Polar bear hair inspires nanotechnology enhanced thermal textile

(Nanowerk News) Inspired by the microstructure and thermal insulation function of the polar bear hair, scientists have used a freeze-spinning technique to continuously fabricate silk fibroin solution into a fiber with aligned porous microstructure.
The textile woven with the biomimetic fibers has an excellent thermal insulation, active electroheating capacity when doped with carbon nanotubes (CNTs), good wearability and breathability, making it a promising material for thermal insulation and personal thermal management.
This work by researchers at Zhejiang University in China has been reported in Advanced Materials ("A Thermally Insulating Textile Inspired by Polar Bear Hair").
Polar bear hair inspires thermal textile
Polar bear hair with hollow core and aligned shell, and continuous and large-scale fabrication of biomimetic porous fiber. a) Photograph of a polar bear. b,c) SEM images showing the hollow core and aligned shell of a polar bear hair, respectively. d) Schematic illustration of the “freezespinning” technique, combining “directional freezing” with “solution spinning” to realize continuous and large-scale fabrication of biomimetic fibers with aligned porous structure, mimicking the polar bear hair. The silk fibroin solution extruded from a pump-controlled syringe is gradually frozen when it passes through a cold copper ring. Collected by a motor, the frozen fiber is further freeze-dried to reserve its porous structure and subsequently woven into a textile. e) Optical image showing a porous fiber collected in a roll. f,g) Optical (f) and SEM (g) images showing a woven textile of biomimetic porous fiber. The fiber diameter is around 200 µm. (© Wiley-VCH Verlag) (click on image to enlarge)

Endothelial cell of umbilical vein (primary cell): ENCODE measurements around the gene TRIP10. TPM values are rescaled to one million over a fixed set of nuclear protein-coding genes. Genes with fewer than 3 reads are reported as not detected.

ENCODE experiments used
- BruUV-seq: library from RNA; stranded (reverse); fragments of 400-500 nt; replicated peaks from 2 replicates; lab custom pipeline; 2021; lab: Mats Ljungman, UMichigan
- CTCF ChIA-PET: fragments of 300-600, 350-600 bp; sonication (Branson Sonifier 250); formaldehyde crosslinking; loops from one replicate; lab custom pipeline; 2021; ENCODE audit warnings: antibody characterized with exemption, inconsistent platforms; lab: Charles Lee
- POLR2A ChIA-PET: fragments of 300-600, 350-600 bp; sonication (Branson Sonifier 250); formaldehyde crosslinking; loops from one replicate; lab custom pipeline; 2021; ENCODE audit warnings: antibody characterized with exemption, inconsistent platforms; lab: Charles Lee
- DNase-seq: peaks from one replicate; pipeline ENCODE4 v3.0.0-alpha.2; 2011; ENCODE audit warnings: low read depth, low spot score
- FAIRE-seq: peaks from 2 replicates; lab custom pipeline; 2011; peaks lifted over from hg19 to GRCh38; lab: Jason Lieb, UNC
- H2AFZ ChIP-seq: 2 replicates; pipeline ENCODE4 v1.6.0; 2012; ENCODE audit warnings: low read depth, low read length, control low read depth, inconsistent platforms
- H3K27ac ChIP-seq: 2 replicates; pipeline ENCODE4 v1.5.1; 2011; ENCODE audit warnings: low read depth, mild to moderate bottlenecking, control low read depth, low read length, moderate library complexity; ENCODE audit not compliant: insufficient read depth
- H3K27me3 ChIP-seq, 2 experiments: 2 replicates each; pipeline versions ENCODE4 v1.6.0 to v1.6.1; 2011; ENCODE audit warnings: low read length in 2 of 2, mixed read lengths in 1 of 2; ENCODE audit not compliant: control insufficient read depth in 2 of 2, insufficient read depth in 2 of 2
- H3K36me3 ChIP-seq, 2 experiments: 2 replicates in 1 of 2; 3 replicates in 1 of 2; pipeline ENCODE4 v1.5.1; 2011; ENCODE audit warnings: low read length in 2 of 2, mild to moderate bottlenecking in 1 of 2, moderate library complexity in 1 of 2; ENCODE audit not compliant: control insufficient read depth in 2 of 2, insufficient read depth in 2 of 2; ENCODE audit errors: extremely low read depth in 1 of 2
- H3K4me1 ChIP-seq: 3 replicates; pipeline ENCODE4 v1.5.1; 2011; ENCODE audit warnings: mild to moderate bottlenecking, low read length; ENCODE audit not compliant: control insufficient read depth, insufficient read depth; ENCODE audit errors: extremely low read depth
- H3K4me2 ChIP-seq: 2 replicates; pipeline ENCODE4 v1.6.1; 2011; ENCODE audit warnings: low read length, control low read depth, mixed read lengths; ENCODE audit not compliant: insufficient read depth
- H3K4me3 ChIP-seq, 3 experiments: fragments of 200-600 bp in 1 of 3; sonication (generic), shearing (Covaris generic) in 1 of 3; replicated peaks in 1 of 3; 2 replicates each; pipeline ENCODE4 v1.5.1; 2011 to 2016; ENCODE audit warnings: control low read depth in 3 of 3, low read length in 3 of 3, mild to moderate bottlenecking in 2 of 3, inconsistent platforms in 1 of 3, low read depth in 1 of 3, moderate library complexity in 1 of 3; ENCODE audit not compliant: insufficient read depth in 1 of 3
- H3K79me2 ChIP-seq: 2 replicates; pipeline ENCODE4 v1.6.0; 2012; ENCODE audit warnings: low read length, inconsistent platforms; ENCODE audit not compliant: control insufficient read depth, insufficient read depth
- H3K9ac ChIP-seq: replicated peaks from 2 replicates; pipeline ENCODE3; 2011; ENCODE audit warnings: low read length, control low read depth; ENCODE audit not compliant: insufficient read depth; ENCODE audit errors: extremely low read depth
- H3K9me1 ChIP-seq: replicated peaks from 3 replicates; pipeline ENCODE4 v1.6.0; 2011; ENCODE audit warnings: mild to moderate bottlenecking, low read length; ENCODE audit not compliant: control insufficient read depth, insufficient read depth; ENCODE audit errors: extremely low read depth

The team uses a freeze-spinning method to realize continuous and large-scale fabrication of fibers with aligned porous structure, mimicking polar bear hairs, which is difficult to achieve by other methods.
Textile woven with such biomimetic fibers shows an excellent thermal insulation property as well as good breathability and wearability.
In addition to passively insulate heat loss, the textile could also function as a wearable heater, when doped with electroheating materials such CNTs, to induce fast thermal response and uniform electroheating while maintaining its soft and porous nature for comfortable wearing.
Michael Berger By – Michael is author of three books by the Royal Society of Chemistry:
Nano-Society: Pushing the Boundaries of Technology,
Nanotechnology: The Future is Tiny, and
Nanoengineering: The Skills and Tools Making Technology Invisible
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